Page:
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Missouri Liability for third party criminal acts

Missouri personal injury premise liability for criminal acts arises when there is (1) a "special relationship or circumstances" between the landowner and the personal injury victim, (2) personal injury resulting from a criminal act of a 3rd party, and (3) causation, i.e. the criminal act would have likely been prevented with proper security. At the end of this article are several examples of St Louis personal injury 3rd party criminal act cases.

(1) Special Relationship or Circumstances:

As stated above, for a Missouri personal injury claim based on landowner liability for the criminal act of another, there must be a special relationship or circumstances between the landowner and the victim. The special circumstances or relationship are decided by the court, not the jury, and are based on the facts and circumstances of each case.

Examples of how a special relationship established between apartment owner and tenant or guest for a Missouri personal injury claim for injuries arising from third party criminal act:

(A) Landlord made contractual or other representations or assurances to the tenant concerning security;
(B) Landlord had notice of potential danger because there have been previous instances of crimes of similar character on the premises;
(C) Landlord exposed the tenant to an enhanced risk of crime, and the landlord had notice of the risk due to the past instances of crime;
(D) Landlord retained the right to exclusive control of the security mechanism (i.e. outer security doors, window locks, other reasonable and ordinary security measures.)
(E) Landlord was negligent in maintaining the door and lock through which Plaintiff's assailants gained access to her residence.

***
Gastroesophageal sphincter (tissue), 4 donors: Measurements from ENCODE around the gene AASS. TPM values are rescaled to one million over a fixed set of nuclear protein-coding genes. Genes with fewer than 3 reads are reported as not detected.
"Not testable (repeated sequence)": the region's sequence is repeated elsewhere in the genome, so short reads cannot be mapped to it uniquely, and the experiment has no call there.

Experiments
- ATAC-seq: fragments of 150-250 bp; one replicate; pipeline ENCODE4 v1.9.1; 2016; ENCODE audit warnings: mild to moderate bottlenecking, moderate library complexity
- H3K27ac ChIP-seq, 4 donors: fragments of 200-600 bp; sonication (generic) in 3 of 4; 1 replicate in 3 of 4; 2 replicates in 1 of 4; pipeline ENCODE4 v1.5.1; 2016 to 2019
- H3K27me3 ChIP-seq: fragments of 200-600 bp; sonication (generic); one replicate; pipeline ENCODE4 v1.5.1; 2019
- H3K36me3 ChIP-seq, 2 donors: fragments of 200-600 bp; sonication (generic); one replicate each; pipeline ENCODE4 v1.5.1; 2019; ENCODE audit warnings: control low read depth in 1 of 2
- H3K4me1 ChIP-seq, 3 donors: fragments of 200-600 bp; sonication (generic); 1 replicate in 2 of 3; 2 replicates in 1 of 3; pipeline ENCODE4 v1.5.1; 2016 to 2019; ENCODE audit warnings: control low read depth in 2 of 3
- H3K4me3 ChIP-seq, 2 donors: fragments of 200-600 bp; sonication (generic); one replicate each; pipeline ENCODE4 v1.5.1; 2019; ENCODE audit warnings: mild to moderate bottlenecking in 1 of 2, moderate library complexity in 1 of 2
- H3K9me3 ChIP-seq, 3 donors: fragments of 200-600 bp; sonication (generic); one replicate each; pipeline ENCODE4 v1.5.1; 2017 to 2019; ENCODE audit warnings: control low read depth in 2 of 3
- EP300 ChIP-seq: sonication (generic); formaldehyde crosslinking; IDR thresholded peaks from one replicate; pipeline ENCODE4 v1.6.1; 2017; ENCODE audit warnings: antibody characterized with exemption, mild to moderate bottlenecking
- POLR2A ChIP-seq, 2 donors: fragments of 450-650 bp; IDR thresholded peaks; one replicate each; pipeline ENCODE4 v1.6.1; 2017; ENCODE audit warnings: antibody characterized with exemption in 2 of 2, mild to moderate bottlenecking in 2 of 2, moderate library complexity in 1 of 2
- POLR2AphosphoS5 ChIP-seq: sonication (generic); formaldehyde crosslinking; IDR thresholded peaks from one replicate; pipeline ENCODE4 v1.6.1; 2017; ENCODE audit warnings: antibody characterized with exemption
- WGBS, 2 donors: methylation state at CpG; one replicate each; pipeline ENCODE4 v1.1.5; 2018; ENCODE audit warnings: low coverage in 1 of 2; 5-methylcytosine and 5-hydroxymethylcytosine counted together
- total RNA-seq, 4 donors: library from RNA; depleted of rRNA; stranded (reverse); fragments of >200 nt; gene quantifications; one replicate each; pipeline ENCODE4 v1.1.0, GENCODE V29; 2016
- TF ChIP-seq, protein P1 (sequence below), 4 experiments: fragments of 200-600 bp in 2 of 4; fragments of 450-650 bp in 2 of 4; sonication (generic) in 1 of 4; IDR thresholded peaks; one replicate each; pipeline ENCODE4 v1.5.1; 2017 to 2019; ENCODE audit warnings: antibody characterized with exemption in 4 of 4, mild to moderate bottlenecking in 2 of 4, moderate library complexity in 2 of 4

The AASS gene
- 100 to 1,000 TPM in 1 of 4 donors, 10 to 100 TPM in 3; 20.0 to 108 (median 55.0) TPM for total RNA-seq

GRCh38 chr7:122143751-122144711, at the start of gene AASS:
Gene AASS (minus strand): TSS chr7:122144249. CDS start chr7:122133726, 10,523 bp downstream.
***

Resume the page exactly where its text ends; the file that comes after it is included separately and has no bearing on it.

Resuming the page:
Missouri injury cases discussing special relationship or circumstances:

Stubbs v. Panek, 829 S.W.2d 544 (Mo Ct App. W.D. 1992)
Missouri personal injury case for third party criminal act involving a landlord/tenant relationship. A duty existed as the landlord retained the right to control the security door and was notified of its need for repair.

Brown v National Supermarkets Inc., 679 S.W.2d 307 (Mo. Ct App. E.D. 1984)
St Louis personal injury lawsuit for third party criminal act and injury occurring in business parking lot.

Vittengal v. Fox, 967 S.W.2d 269 (Mo App W.D. 1998)
Missouri personal injury claim from third party criminal act, in this case the court of appeals decided no special relationship was established based on the facts of the case and landowner was not liable for assault. I agree with this case finding, the landowner simply could not be expected to prevent this criminal act, under the facts of the case the Missouri personal injury lawyer simply could not plead facts proving there was faulty security or other negligence by the landlord.

Aaron v Havens, 758 S.W.2d 446 (Mo 1998)
St Louis personal injury case wherein the court found a special relationship because the fire escape allowed a criminal to climb up to a window and balcony doors, both which had faulty latches and locks. There was evidence that the landlord had knowledge of these conditions and failed to act.